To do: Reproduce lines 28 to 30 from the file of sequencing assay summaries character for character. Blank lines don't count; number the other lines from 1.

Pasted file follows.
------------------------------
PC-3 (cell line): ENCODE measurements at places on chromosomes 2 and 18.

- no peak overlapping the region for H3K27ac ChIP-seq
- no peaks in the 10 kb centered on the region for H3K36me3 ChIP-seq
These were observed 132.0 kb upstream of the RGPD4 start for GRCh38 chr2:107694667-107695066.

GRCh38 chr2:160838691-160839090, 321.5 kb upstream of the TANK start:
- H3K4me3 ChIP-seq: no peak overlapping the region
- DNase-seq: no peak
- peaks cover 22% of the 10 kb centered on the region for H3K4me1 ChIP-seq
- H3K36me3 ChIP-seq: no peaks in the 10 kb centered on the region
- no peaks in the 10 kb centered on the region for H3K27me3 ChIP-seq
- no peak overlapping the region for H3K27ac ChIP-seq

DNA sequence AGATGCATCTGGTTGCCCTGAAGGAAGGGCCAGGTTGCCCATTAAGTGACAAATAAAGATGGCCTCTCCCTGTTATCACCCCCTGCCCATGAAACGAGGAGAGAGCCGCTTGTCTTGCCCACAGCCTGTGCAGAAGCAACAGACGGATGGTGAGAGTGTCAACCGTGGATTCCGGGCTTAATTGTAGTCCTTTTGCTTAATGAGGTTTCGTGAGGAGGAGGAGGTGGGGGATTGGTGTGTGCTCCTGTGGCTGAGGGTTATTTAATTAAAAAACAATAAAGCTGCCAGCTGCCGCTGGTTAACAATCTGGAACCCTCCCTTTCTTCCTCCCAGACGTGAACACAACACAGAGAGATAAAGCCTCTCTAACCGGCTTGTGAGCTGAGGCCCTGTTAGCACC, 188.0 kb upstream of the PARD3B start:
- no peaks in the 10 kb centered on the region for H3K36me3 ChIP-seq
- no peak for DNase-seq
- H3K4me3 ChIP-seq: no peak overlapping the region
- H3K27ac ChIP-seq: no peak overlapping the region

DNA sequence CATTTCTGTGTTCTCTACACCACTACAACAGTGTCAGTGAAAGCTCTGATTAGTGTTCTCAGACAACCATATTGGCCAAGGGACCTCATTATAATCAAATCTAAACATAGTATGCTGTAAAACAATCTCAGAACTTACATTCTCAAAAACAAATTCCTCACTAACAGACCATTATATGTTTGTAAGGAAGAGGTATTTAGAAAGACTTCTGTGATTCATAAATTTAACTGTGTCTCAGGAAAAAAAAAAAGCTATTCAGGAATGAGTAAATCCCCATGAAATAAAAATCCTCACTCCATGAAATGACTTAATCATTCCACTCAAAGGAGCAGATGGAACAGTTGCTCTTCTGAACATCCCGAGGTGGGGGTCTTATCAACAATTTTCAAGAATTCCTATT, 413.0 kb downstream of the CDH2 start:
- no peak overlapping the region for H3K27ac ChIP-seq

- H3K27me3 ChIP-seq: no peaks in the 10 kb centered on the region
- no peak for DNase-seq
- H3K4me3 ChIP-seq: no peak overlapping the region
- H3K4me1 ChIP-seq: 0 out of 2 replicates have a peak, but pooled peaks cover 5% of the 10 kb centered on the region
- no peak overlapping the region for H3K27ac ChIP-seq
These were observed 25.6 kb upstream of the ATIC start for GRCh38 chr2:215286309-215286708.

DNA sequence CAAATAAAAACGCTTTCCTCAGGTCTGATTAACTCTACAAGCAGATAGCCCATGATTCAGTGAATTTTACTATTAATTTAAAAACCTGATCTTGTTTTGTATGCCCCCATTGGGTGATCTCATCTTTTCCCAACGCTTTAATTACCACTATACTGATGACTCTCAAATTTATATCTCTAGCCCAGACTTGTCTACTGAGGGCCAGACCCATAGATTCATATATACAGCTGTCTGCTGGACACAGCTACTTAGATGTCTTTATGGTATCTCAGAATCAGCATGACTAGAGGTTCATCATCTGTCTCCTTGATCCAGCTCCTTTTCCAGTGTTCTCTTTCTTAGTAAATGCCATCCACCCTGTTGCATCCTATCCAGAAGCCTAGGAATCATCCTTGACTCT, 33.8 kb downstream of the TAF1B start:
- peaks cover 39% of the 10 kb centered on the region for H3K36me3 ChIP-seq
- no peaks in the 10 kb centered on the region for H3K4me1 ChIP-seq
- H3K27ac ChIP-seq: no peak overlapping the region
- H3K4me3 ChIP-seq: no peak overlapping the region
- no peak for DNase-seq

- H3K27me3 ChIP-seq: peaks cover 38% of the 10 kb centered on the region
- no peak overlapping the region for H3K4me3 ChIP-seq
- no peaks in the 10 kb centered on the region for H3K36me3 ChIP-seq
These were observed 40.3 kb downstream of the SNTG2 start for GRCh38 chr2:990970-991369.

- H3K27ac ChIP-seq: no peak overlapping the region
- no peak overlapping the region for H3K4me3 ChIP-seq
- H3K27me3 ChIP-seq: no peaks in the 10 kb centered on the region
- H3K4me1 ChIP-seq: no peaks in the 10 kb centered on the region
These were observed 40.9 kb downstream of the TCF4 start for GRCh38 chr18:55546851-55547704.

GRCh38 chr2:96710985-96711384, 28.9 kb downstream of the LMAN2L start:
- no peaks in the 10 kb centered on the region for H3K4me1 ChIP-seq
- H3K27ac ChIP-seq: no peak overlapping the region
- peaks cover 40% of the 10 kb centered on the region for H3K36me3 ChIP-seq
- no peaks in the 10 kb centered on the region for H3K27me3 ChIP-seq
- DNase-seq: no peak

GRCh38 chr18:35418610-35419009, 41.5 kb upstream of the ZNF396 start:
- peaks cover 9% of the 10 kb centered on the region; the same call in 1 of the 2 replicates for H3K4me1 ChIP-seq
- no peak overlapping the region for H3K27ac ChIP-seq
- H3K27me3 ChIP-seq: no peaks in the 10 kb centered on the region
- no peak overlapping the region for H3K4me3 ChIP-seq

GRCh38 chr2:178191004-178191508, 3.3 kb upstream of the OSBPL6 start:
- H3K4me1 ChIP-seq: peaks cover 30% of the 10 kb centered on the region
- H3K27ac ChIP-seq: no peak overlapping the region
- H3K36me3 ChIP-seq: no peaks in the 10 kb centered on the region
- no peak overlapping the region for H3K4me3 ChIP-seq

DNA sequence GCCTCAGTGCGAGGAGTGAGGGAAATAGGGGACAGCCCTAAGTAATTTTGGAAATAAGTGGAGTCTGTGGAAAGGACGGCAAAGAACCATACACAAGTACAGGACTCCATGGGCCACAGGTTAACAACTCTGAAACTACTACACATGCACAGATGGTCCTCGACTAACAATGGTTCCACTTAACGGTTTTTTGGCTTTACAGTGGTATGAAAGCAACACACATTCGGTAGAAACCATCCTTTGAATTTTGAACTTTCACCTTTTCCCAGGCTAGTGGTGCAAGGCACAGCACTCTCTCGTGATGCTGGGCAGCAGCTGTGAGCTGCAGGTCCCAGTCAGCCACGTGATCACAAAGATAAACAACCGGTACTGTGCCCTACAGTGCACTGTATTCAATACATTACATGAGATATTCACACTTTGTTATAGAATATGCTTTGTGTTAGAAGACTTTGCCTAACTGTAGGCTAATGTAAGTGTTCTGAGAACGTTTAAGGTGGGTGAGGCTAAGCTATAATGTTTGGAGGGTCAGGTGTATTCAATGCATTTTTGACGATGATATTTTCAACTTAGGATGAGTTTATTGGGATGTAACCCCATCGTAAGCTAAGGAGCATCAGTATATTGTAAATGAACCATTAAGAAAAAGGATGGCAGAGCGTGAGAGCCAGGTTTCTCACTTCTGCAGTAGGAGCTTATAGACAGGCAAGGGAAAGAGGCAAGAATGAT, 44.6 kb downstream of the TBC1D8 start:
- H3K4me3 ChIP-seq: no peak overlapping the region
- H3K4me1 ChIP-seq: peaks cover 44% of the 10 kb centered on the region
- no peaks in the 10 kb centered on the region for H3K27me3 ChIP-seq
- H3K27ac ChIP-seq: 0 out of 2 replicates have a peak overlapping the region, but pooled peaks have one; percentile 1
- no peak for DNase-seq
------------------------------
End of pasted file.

- H3K27ac ChIP-seq: no peak overlapping the region
- H3K4me3 ChIP-seq: no peak overlapping the region
- no peak for DNase-seq